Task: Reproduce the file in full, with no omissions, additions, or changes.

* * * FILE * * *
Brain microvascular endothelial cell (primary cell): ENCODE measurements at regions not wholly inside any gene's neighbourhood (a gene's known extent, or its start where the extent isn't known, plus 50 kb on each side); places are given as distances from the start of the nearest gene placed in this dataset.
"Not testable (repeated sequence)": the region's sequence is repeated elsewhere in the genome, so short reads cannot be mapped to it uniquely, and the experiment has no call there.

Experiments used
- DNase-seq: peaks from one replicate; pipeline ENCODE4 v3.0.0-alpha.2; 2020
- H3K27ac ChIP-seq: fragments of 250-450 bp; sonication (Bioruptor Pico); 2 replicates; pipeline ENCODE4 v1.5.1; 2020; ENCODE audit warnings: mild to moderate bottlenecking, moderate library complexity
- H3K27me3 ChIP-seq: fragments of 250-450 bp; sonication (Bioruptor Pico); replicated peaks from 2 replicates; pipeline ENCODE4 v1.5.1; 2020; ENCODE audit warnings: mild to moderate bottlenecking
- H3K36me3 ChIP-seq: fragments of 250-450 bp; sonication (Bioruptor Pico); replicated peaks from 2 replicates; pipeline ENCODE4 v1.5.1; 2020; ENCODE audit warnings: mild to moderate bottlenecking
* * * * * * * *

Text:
Brain microvascular endothelial cell (primary cell): ENCODE measurements at regions not wholly inside any gene's neighbourhood (a gene's known extent, or its start where the extent isn't known, plus 50 kb on each side); places are given as distances from the start of the nearest gene placed in this dataset.
"Not testable (repeated sequence)": the region's sequence is repeated elsewhere in the genome, so short reads cannot be mapped to it uniquely, and the experiment has no call there.

Experiments used
- DNase-seq: peaks from one replicate; pipeline ENCODE4 v3.0.0-alpha.2; 2020
- H3K27ac ChIP-seq: fragments of 250-450 bp; sonication (Bioruptor Pico); 2 replicates; pipeline ENCODE4 v1.5.1; 2020; ENCODE audit warnings: mild to moderate bottlenecking, moderate library complexity
- H3K27me3 ChIP-seq: fragments of 250-450 bp; sonication (Bioruptor Pico); replicated peaks from 2 replicates; pipeline ENCODE4 v1.5.1; 2020; ENCODE audit warnings: mild to moderate bottlenecking
- H3K36me3 ChIP-seq: fragments of 250-450 bp; sonication (Bioruptor Pico); replicated peaks from 2 replicates; pipeline ENCODE4 v1.5.1; 2020; ENCODE audit warnings: mild to moderate bottlenecking